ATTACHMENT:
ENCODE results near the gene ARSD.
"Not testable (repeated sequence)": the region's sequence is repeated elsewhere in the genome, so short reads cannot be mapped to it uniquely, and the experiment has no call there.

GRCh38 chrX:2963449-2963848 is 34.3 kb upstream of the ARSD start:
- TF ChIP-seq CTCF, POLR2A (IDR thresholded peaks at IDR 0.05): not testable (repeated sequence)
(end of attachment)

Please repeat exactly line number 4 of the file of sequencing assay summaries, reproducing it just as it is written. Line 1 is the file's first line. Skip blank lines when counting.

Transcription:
- TF ChIP-seq CTCF, POLR2A (IDR thresholded peaks at IDR 0.05): not testable (repeated sequence)